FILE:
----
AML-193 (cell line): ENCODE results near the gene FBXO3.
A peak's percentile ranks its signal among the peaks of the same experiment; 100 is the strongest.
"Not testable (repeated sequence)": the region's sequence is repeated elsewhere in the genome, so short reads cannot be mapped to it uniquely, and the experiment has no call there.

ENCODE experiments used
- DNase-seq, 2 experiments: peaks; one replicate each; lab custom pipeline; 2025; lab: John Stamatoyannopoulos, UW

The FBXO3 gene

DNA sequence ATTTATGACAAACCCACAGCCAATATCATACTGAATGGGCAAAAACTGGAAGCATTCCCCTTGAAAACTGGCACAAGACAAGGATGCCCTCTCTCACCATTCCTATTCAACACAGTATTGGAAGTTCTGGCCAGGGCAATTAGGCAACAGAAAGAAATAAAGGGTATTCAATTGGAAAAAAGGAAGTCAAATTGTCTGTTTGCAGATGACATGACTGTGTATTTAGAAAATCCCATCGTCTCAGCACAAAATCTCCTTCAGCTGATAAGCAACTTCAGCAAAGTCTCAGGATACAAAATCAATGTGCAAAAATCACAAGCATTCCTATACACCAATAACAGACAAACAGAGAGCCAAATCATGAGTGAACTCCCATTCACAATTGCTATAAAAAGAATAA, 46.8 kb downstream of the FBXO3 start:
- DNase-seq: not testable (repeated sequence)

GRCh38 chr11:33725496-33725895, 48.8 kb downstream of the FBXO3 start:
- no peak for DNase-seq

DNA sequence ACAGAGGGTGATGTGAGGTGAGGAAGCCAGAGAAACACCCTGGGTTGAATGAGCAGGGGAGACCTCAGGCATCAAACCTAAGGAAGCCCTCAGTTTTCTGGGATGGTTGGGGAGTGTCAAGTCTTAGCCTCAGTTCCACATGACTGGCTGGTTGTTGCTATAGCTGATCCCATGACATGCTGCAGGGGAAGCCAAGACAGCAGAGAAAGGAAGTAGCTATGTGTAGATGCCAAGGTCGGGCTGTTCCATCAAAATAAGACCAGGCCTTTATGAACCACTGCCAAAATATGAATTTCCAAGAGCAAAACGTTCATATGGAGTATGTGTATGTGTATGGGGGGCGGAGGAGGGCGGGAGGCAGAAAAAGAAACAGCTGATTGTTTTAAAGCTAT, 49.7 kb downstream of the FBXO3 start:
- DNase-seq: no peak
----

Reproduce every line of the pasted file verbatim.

AML-193 (cell line): ENCODE results near the gene FBXO3.
A peak's percentile ranks its signal among the peaks of the same experiment; 100 is the strongest.
"Not testable (repeated sequence)": the region's sequence is repeated elsewhere in the genome, so short reads cannot be mapped to it uniquely, and the experiment has no call there.

ENCODE experiments used
- DNase-seq, 2 experiments: peaks; one replicate each; lab custom pipeline; 2025; lab: John Stamatoyannopoulos, UW

The FBXO3 gene

DNA sequence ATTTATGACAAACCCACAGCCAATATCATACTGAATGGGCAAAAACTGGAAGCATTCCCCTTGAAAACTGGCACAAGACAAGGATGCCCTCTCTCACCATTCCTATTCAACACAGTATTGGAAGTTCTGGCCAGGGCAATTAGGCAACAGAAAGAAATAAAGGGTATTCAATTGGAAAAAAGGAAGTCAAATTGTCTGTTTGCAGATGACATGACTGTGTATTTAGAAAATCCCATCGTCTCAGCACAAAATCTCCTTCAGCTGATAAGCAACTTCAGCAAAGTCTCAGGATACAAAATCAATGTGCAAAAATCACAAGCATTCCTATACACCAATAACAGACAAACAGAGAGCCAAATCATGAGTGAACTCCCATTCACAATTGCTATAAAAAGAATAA, 46.8 kb downstream of the FBXO3 start:
- DNase-seq: not testable (repeated sequence)

GRCh38 chr11:33725496-33725895, 48.8 kb downstream of the FBXO3 start:
- no peak for DNase-seq

DNA sequence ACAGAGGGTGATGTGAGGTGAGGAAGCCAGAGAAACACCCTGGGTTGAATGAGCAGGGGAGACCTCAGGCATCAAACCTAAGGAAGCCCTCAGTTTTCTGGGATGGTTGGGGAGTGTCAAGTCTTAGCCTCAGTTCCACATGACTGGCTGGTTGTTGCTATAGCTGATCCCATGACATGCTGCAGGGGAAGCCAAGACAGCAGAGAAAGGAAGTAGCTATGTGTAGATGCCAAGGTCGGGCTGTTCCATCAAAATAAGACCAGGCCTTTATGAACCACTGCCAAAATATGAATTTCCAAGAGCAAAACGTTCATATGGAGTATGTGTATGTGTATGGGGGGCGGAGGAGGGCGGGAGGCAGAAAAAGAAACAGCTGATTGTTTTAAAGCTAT, 49.7 kb downstream of the FBXO3 start:
- DNase-seq: no peak